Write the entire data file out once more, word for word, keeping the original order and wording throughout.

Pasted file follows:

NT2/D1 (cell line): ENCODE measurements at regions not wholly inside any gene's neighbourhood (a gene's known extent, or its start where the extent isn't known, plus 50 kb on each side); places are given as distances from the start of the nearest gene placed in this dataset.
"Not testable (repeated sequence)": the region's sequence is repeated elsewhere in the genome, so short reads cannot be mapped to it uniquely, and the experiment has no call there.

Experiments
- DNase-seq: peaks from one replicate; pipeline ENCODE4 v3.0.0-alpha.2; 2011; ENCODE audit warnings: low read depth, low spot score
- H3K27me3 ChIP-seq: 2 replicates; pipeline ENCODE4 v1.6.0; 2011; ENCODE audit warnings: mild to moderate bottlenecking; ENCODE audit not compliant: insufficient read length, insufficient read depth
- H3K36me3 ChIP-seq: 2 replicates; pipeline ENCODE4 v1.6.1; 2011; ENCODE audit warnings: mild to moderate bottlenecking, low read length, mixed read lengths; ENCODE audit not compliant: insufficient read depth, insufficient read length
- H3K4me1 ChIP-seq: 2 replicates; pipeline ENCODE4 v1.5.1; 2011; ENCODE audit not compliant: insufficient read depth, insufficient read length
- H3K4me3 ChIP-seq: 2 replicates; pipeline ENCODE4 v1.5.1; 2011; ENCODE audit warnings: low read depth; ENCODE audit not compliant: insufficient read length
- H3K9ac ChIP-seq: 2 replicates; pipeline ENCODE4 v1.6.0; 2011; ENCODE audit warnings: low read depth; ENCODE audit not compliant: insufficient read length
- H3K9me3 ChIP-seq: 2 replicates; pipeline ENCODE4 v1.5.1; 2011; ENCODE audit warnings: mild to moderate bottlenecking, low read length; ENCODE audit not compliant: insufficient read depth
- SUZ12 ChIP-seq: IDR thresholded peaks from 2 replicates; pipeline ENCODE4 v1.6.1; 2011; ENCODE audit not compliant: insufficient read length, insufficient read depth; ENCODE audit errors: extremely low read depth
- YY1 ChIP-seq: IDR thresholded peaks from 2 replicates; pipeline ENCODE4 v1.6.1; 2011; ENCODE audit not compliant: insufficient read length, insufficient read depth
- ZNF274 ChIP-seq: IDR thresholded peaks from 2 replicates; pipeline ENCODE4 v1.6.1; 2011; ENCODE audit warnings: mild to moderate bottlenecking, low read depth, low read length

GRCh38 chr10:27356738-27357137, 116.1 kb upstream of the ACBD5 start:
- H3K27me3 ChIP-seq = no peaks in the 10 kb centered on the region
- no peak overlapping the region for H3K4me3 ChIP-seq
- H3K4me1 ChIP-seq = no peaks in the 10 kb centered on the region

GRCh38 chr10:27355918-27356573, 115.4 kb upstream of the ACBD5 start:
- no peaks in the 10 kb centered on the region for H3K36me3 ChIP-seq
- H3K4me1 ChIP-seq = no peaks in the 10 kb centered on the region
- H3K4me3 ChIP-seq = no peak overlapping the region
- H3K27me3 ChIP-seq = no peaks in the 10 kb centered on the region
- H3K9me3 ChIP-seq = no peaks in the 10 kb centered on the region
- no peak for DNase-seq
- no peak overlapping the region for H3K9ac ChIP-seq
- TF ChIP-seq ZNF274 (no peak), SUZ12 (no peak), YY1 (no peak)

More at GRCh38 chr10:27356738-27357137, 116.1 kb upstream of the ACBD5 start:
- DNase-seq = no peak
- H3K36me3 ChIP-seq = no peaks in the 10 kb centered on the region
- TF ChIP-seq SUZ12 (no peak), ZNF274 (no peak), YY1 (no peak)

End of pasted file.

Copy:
NT2/D1 (cell line): ENCODE measurements at regions not wholly inside any gene's neighbourhood (a gene's known extent, or its start where the extent isn't known, plus 50 kb on each side); places are given as distances from the start of the nearest gene placed in this dataset.
"Not testable (repeated sequence)": the region's sequence is repeated elsewhere in the genome, so short reads cannot be mapped to it uniquely, and the experiment has no call there.

Experiments
- DNase-seq: peaks from one replicate; pipeline ENCODE4 v3.0.0-alpha.2; 2011; ENCODE audit warnings: low read depth, low spot score
- H3K27me3 ChIP-seq: 2 replicates; pipeline ENCODE4 v1.6.0; 2011; ENCODE audit warnings: mild to moderate bottlenecking; ENCODE audit not compliant: insufficient read length, insufficient read depth
- H3K36me3 ChIP-seq: 2 replicates; pipeline ENCODE4 v1.6.1; 2011; ENCODE audit warnings: mild to moderate bottlenecking, low read length, mixed read lengths; ENCODE audit not compliant: insufficient read depth, insufficient read length
- H3K4me1 ChIP-seq: 2 replicates; pipeline ENCODE4 v1.5.1; 2011; ENCODE audit not compliant: insufficient read depth, insufficient read length
- H3K4me3 ChIP-seq: 2 replicates; pipeline ENCODE4 v1.5.1; 2011; ENCODE audit warnings: low read depth; ENCODE audit not compliant: insufficient read length
- H3K9ac ChIP-seq: 2 replicates; pipeline ENCODE4 v1.6.0; 2011; ENCODE audit warnings: low read depth; ENCODE audit not compliant: insufficient read length
- H3K9me3 ChIP-seq: 2 replicates; pipeline ENCODE4 v1.5.1; 2011; ENCODE audit warnings: mild to moderate bottlenecking, low read length; ENCODE audit not compliant: insufficient read depth
- SUZ12 ChIP-seq: IDR thresholded peaks from 2 replicates; pipeline ENCODE4 v1.6.1; 2011; ENCODE audit not compliant: insufficient read length, insufficient read depth; ENCODE audit errors: extremely low read depth
- YY1 ChIP-seq: IDR thresholded peaks from 2 replicates; pipeline ENCODE4 v1.6.1; 2011; ENCODE audit not compliant: insufficient read length, insufficient read depth
- ZNF274 ChIP-seq: IDR thresholded peaks from 2 replicates; pipeline ENCODE4 v1.6.1; 2011; ENCODE audit warnings: mild to moderate bottlenecking, low read depth, low read length

GRCh38 chr10:27356738-27357137, 116.1 kb upstream of the ACBD5 start:
- H3K27me3 ChIP-seq = no peaks in the 10 kb centered on the region
- no peak overlapping the region for H3K4me3 ChIP-seq
- H3K4me1 ChIP-seq = no peaks in the 10 kb centered on the region

GRCh38 chr10:27355918-27356573, 115.4 kb upstream of the ACBD5 start:
- no peaks in the 10 kb centered on the region for H3K36me3 ChIP-seq
- H3K4me1 ChIP-seq = no peaks in the 10 kb centered on the region
- H3K4me3 ChIP-seq = no peak overlapping the region
- H3K27me3 ChIP-seq = no peaks in the 10 kb centered on the region
- H3K9me3 ChIP-seq = no peaks in the 10 kb centered on the region
- no peak for DNase-seq
- no peak overlapping the region for H3K9ac ChIP-seq
- TF ChIP-seq ZNF274 (no peak), SUZ12 (no peak), YY1 (no peak)

More at GRCh38 chr10:27356738-27357137, 116.1 kb upstream of the ACBD5 start:
- DNase-seq = no peak
- H3K36me3 ChIP-seq = no peaks in the 10 kb centered on the region
- TF ChIP-seq SUZ12 (no peak), ZNF274 (no peak), YY1 (no peak)